Wednesday, December 30, 2009

A little witch in every woman

I have Practical Magic on DVD -- it's been one of my standard comfort movies for years -- but right now it's on ABC Family in my living room because the hubby happened across it as background noise for both of us working.

Different things jump out at me when half-watching something (especially something familiar) than when I'm giving it my full attention. Tonight I happen to particularly notice how much I love Stockard Channing in this movie. I love her in general, and I love pretty much everyone in the movie, but for whatever reason it's Aunt Frances who's getting the love tonight. That no-nonsense attitude, completely at odds with how most people would approach such a fanciful character... love it. The delivery when she asks Sally, "Do you have any friends?" Just kills me.

This is one of two movies where the book disappointed me when I read it later. That doesn't happen very often, but it does happen. (The other, for the record, is Girl With a Pearl Earring, and one of these days I should post about why. The short version is that the movie is much more complex and interesting than Yet Another Romance, and the novel... is not.) I've tried for years to articulate why. The closest I got was that I didn't really like the characters in the novel, so I had trouble rooting for them. But I don't know that the movie characters are really any more likable. Gillian is still needy and self-destructive, Sally is still hiding from everything... I don't know. It just didn't grab me the same way.

Maybe one of these days I'll read it again and see if I can figure out why. :: ponders To Be Read pile :: But probably not any time soon.

Thursday, December 24, 2009

And I heard her exclaim as she drove out of sight

In which our Diva wishes a merry Christmas to all and to all a good night

I would be headed up to my brother's house right now to meet my Shiny New Niece. Unfortunately, the common cold had other ideas -- I'm coughing and sneezing WAY too much to be anywhere near a nine-day-old baby!

Instead, I'll be spending Christmas Eve snug at home with my hubby, then my parents will arrive tomorrow afternoon. It'll be a low-key one, but I'm planning to enjoy the heck out of it. Sunday night I'll be singing at Elgin Opera's annual holiday party. Then next week starts a fresh round of busybusybusy, with more auditions, then gearing up for the Holiday Leftovers variety show and the pilot for the new webseries My Cousin Radu, from 812 North Productions.

I hope you're enjoying your holiday season, and will leave you for the moment with the latest gem from Muppet Studios:

Sunday, December 20, 2009

The puzzle of "plain"

In which our Diva does not think Miss Lucas so very plain, but then she is our particular friend

When playing a historical or literary character, there's both a blessing and a curse in the easy availability of other people's opinions about that person. I understand -- intellectually, at least -- why many actors avoid those opinions. (Some with a fervor generally reserved for, say, Barney the purple dinosaur.) Especially when there's a breadth of opinion available, it takes a little doing to take them objectively, with particular care needed to deal with the most thoughtful and the most forceful.

Even before my recent few months of living with Charlotte Lucas, I'm pretty sure I would have rolled my eyes at some of the criticism I've seen. I've always had a soft spot for Charlotte. But that little pang of taking it a bit personally, that's new. Kind of fun, though, if you keep it in its place.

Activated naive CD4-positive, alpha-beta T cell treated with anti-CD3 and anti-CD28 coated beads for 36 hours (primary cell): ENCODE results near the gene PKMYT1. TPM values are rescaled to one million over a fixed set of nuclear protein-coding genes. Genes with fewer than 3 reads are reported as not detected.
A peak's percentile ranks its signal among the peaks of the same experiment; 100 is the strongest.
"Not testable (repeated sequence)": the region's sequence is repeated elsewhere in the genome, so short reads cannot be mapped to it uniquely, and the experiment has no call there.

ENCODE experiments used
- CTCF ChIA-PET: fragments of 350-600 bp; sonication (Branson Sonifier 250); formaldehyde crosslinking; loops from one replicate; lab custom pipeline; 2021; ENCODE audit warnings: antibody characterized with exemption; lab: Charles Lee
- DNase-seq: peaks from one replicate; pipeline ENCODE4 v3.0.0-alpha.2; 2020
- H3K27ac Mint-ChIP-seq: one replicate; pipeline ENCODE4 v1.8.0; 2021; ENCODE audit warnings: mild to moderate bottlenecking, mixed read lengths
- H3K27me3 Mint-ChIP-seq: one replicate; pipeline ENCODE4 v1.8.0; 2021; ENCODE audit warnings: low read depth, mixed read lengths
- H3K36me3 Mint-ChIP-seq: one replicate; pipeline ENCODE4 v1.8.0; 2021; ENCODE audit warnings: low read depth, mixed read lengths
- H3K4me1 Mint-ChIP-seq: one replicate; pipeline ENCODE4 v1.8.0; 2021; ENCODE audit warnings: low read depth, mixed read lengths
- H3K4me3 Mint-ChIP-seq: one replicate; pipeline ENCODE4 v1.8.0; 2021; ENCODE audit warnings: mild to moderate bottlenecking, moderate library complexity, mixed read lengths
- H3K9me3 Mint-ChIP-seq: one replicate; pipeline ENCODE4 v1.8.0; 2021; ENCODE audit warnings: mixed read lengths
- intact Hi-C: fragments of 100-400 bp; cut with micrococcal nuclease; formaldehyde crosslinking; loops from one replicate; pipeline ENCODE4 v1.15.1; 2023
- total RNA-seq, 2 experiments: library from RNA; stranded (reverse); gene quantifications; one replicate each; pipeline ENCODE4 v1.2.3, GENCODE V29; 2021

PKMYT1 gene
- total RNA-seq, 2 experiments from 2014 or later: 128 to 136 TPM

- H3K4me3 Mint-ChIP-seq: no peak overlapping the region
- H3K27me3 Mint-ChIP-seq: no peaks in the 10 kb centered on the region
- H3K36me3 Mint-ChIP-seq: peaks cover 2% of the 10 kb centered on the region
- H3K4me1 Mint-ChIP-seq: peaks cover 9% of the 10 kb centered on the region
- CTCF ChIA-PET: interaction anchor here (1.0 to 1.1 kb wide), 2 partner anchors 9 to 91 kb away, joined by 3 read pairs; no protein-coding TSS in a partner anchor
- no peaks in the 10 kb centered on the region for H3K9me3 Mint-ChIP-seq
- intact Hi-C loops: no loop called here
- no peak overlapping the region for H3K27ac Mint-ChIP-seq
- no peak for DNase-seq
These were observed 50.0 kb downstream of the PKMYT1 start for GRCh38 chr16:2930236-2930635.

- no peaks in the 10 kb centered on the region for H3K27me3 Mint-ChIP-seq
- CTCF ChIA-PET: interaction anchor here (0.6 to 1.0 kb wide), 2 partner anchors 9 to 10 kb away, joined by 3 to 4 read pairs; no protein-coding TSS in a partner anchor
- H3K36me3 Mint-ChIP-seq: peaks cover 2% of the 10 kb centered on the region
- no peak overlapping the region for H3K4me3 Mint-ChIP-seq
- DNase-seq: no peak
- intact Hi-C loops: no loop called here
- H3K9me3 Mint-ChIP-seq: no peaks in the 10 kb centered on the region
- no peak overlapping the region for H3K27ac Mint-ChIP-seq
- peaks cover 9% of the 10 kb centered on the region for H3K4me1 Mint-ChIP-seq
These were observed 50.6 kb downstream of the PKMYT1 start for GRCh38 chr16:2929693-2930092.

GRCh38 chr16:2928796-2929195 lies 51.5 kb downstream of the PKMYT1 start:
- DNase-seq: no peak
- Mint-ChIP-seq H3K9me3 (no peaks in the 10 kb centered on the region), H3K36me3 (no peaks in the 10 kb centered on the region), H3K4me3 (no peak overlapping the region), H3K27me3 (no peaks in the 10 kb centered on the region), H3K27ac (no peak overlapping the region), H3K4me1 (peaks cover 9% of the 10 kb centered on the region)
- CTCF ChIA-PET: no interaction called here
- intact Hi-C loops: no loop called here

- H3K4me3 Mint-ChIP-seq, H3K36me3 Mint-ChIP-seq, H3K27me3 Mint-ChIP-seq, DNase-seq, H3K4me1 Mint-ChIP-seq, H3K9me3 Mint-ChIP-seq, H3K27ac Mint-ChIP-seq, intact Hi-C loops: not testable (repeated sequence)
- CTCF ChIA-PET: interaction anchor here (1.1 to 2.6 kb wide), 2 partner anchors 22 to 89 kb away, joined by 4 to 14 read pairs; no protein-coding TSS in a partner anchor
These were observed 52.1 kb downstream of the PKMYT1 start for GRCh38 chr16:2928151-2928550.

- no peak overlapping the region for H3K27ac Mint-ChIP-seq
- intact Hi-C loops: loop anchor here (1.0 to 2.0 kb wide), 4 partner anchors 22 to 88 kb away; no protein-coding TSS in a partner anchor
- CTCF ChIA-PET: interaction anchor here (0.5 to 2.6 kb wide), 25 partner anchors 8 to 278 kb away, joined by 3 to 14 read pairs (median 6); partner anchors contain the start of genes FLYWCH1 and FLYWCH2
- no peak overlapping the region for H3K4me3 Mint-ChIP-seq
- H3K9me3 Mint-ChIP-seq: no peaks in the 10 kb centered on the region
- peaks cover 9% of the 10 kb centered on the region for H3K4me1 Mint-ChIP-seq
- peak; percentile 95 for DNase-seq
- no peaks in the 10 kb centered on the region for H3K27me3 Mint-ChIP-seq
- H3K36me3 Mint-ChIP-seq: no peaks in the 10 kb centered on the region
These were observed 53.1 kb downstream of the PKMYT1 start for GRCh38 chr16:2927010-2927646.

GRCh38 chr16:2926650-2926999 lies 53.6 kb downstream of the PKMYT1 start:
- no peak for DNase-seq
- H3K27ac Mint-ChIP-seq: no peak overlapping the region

In my various reading around for that show, I rediscovered something that I really already knew: Even more than "the one who marries Mr. Collins" (whether out of simple pragmatism or outright gold-digging selfishness depends on whom you ask, and I'm not even going to touch the blog post I ran across that accused her of duping Collins into thinking she loved him -- as if love and marriage had any bearing on one another in HIS thinking!), she's always "the plain one." Not quite so repetitively as Mary Bennet, perhaps, who has the misfortune to be lost in the middle a sparkling set of sisters. But it's certainly a defining characteristic fixed in people's minds, giving rise to perennial debates as to, for instance, whether Lucy Scott in the 1995 miniseries is "too pretty" for the role.

Which is why one of the first things I noticed about Christina Calvit's script is that the word is not used to describe a person even once.

The closest thing to it in reference to Charlotte is Mrs. Bennet's dismissal of Bingley's having danced first with Charlotte at the Meryton Assembly: "But he did not admire her at all -- nobody can, you know." Nor is her age -- twenty-seven, the Austen point-of-almost-no-return that she has in common with Persuasion's Anne Elliot -- specifically mentioned, though that "She will finally be married!" near the close of the first act is crystal-clear. "The only recourse for a young woman of small fortune" was nearly out of her reach... why?

By the same token, I've seen praise for versions like the Keira Knightley film for showing Charlotte as "actually plain" -- which apparently means dowdy clothes and careless hair. Which, to me, makes very little sense. It seems to me to be projecting onto her the modern idea of an intelligent woman who rejects the trappings of beauty as frivolous. It seems to me, though, that her very intelligence and pragmatism dictate that she make herself as attractive as possible. She's the firstborn daughter of a man with a title but relatively little wealth, and her stated and confirmed goal is to secure her future by marrying well. She's not going to accomplish that by looking like she's given up, and she's too smart not to know that.